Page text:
Do people really know the truth behind a gluten free diet? Like fashion, diet trends come and go, but currently one that has become a bit more popular is the gluten free diet. Are people following this diet for what they think is a healthier lifestyle, or do they purely need to follow this diet due to health reasons?
To begin; what is gluten? Well, gluten is a protein found in wheat, barley, rye and spelt grain. Gluten is mostly used in products such as bread, cereals and pasta. It acts as a glue that holds food together to help maintain their shape. They also contribute health benefits such as fibre, vitamins and calories which are lost when you switch to a gluten free diet. People have been lead by the media to believe that the diet helps you lose weight, treat autism and boost energy to generally feel healthier, though there is no proven evidence to support this. Gluten free products are also substantially more expensive, therefore people that are doing the diet for these reasons are purely wasting their money (and it tastes worse too, if I may add). So what are you really eating when following a gluten-free diet? Whilst ditching wheat, rye and barley, gluten free bread typically subsidises these with four main starches – corn starch, rice flour, tapioca starch and potato flour. “They have the highest glycaemic indexes (an index of how high blood sugar rises over the 90 minutes after consumption) of all foods. So high, in fact, that gram for gram, ounce for ounce, such gluten-free foods raise blood sugar substantially higher than table sugar and higher than wheat products” said by Dr.William Davis, author of Wheat Belly Total Health.
Celiac disease is a serious genetic autoimmune disorder, and when people who suffer with it eat gluten, their body mounts an immune response that attacks the small intestine. These attacks are very damaging to the villi, which are small finger like projections that line the small intestine which then leads to lack of nutrient absorption. Therefore, a strict gluten free diet is compulsory for someone suffering with celiac disease, as this is currently the only treatment with effective results.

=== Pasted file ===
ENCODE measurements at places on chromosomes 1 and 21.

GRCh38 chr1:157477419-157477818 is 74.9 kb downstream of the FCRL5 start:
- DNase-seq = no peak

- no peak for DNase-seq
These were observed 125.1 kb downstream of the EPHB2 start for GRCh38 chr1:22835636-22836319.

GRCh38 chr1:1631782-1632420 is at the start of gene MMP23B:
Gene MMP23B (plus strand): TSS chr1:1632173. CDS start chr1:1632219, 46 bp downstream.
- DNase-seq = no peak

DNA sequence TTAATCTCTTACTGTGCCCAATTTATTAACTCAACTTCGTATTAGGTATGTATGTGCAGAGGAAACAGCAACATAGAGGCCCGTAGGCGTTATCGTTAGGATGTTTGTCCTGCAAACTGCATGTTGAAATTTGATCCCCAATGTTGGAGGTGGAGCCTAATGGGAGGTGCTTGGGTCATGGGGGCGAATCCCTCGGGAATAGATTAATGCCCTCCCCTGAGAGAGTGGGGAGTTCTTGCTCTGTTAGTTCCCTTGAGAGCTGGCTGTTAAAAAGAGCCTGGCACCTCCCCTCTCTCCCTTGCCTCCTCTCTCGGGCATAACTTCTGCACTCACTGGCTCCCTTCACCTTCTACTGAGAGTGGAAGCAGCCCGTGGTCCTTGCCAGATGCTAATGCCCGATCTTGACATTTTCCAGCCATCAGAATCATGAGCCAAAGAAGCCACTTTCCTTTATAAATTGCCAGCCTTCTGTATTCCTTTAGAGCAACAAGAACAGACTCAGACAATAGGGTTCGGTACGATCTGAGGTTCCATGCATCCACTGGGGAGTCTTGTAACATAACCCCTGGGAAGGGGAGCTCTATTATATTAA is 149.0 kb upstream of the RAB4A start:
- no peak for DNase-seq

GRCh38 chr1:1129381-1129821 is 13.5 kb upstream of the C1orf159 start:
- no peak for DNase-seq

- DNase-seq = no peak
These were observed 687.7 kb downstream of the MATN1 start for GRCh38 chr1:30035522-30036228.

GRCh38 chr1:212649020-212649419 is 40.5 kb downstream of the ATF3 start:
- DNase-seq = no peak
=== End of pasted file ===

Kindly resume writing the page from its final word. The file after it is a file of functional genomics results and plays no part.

This diet is also beneficial for those who suffer with a gluten intolerance which causes similar symptoms to celiac disease, but has different implications for your health. Have you ever wondered whether a gluten free diet would benefit you? Do you suffer from symptoms such as painful cramps, gas, bloating or diarrhoea? Maybe this is the solution for you. As a sufferer of a non-celiac gluten intolerance, cutting gluten out of my diet has completely changed my day to day life and has eliminated all my symptoms. I was constantly told by doctors and nutritionists that I suffered from IBS (Irritable Bowel Syndrome) and from talking to other individuals they were also told the same. Gluten intolerance is hard to diagnose therefore many doctors tell their patients that the symptoms sound like IBS. The only way to find out if it is gluten that is causing your symptoms is to eliminate gluten from your diet completely for a minimum of 4 weeks, and see if your symptoms have improved or hopefully disappeared. And you don’t need to worry about the convenience of where to get the products, as most stores including your local supermarket have a wide range of choices e.g Tesco, Sainsbury’s, Morrison’s and M&S. You may have to try a few different brands to identify which one you prefer as they do have a particularly different texture and taste to your normal loaf of bread.
Have we been falsely advertised with other diets and supposedly healthy products? Yes; one of the biggest juice companies in the world ‘Naked’, is mostly associated with the current craze of ‘juicing’. Juicing comes from most people’s perception that eating healthy is to indulge in fruit and veg. The company have used a clever method when naming their different types of juices by using motivational words such as “green”, “acai”, “power”, “fresh” and plenty more that attract the more gullible customers. The company have to be honest when labelling their products but people see only what they want to see, therefore your eyes are attracted to the never ending list of fruits that are claimed to be inside the juice drink. Essentially, when looking at the label that says “no sugars added” which could very well be true, you need to pay attention at the amount of sugar that’s already introduced through the fruit. Within some of the juices such as the ‘pure fruit’, that adds up to about 61 grams of sugar which is 20 more grams of sugar than a can of regular Pepsi. Where the sugar comes from is really no concern to your body, whether you’re drinking a Mountain Dew or a Naked juice (which both have the same sugar content), you are consuming more fructose than you should consume in the course of a few days.
If you’re worried about your waistline, stay away from Naked Juice or any other fad juice diets.